Cover Story

The pastor populist

"The pastor populist" Continued...

Issue: "Marathon man," Feb. 17, 2007

Stewart has humiliated humorless conservatives yet Huckabee matched him yuk for yuk, even saying that if he had worked in partisan ways with an overwhelming Democratic legislature, "we couldn't have passed gas in the House chamber." Stewart, who lunches on double-entendres, said in his overly solemn, self-mocking way, "I don't care for that type of humor," and Huckabee responded with a grin, "I noticed." By the end of the interview Stewart was (and perhaps some moderate and younger voters were) practically eating out of the pastor-governor's hand.

Huckabee is far behind better-known Republican contenders-John McCain, Rudy Giuliani, Mitt Romney-in the money race, but he insists that "the message has to come before money"-and his message is that "America needs to revive its national optimism." Huckabee is patriotic in his populism: "Thank God we're in a country that people are trying to break into rather than break out of." He is strong in explaining the need to fight terrorists: "We in this country celebrate life. They celebrate the deaths of their own children. . . . This war cannot be lost. . . . They're not interested in the decline of America . . . they want our deaths." He sounds Reaganesque themes: "Our best days are not behind us. They're still ahead."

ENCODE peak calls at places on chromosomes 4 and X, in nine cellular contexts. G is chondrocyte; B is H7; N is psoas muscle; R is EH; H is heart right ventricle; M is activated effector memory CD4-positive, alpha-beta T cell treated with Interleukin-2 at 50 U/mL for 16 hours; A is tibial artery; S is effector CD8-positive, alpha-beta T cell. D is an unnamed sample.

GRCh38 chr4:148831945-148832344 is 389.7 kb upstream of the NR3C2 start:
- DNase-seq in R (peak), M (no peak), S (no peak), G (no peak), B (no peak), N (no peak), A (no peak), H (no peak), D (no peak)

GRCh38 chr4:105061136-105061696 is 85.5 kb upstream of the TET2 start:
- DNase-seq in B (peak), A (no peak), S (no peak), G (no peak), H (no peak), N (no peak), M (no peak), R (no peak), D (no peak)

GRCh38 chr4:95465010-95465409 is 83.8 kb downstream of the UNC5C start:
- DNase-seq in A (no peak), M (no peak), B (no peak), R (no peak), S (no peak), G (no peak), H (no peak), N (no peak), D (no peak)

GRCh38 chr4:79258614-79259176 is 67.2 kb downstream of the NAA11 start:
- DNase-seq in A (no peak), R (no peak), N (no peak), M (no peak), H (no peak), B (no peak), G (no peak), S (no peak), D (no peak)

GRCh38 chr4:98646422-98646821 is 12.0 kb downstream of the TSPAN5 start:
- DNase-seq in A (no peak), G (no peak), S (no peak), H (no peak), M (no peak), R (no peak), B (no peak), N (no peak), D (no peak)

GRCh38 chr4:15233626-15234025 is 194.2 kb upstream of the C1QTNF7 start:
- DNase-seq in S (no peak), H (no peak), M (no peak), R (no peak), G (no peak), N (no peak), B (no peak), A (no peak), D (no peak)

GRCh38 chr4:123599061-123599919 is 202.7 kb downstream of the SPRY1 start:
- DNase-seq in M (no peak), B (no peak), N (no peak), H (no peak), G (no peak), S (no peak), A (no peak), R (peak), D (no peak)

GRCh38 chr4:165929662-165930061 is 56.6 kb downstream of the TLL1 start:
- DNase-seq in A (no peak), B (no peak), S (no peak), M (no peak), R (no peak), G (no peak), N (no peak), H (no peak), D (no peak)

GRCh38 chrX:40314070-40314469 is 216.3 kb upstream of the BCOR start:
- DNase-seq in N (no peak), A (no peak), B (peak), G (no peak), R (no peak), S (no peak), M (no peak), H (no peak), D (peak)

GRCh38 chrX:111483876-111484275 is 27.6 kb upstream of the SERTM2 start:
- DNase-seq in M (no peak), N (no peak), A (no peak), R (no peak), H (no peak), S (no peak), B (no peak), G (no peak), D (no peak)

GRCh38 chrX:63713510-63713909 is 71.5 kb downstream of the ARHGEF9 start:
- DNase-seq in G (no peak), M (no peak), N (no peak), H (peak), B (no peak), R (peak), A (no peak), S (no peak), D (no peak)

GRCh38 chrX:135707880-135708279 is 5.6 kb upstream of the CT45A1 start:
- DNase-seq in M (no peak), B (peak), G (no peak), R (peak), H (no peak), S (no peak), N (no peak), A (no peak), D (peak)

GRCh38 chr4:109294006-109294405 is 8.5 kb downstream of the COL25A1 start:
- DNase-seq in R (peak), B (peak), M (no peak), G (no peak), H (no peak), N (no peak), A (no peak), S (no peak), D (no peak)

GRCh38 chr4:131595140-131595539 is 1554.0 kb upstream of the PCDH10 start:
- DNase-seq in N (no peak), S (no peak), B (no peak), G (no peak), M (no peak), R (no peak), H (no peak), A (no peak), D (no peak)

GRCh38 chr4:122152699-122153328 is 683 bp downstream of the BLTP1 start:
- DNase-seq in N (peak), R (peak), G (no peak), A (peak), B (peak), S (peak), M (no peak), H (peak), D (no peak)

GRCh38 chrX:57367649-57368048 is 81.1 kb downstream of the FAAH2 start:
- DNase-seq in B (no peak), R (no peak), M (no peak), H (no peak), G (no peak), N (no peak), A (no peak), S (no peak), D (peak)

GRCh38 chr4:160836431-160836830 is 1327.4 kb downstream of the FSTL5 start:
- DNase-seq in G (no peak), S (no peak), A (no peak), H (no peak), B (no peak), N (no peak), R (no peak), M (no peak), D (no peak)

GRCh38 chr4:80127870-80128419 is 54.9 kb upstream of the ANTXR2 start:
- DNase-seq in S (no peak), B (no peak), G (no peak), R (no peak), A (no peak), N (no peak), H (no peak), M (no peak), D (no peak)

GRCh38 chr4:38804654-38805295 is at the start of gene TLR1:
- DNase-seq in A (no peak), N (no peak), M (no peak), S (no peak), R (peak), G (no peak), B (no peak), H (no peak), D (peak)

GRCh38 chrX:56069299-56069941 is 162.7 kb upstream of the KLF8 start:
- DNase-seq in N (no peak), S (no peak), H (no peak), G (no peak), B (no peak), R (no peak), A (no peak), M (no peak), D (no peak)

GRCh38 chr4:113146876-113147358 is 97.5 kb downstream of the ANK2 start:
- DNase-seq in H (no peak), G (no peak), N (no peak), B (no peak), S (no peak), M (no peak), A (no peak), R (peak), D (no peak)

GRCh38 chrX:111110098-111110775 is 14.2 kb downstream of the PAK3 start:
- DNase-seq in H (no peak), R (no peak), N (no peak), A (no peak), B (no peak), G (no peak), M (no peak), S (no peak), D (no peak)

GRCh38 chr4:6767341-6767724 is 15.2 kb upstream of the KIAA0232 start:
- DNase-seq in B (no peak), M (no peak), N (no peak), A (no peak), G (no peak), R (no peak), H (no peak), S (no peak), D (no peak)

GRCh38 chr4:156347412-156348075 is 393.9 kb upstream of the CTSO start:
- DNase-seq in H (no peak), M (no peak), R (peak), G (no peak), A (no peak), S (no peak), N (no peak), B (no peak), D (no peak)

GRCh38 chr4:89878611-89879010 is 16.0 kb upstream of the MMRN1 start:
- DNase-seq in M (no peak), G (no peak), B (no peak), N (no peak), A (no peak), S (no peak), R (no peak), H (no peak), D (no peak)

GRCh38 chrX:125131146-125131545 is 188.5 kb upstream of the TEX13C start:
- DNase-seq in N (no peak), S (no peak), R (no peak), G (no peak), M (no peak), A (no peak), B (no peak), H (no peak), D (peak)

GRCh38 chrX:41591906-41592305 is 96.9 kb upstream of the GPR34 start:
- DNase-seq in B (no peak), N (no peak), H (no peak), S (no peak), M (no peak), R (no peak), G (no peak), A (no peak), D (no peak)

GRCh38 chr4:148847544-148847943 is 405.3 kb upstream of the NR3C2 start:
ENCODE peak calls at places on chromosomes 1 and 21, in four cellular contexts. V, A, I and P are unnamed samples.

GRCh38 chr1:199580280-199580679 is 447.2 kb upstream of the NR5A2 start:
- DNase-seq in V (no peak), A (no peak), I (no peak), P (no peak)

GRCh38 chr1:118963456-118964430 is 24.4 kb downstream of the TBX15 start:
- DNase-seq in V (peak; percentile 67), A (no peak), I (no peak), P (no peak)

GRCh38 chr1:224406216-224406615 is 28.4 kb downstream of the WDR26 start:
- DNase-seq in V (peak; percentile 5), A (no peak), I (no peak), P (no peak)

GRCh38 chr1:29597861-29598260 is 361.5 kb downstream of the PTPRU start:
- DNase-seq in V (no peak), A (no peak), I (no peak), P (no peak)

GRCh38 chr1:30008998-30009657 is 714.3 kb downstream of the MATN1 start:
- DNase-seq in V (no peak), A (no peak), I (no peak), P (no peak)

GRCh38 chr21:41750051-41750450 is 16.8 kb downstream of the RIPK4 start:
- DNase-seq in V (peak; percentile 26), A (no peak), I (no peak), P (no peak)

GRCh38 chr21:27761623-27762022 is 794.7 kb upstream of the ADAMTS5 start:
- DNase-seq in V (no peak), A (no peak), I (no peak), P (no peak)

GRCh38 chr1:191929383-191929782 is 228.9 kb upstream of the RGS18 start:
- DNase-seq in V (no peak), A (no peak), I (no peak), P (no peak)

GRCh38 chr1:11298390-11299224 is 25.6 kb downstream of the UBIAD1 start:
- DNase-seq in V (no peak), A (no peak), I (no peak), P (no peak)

He's a long shot, but don't count him out. He'll be fighting for the conservative Republican vote against another attractive candidate, Sen. Sam Brownback ("Cellblock campaign," Dec. 23, 2006), and others. And if Huckabee falls short in his presidential quest, he could serve as a ticket balancer on a slate headed by, say, a Giuliani.

Marvin Olasky
Marvin Olasky

Marvin is editor in chief of WORLD News Group and the author of more than 20 books, including The Tragedy of American Compassion. Follow Marvin on Twitter @MarvinOlasky.


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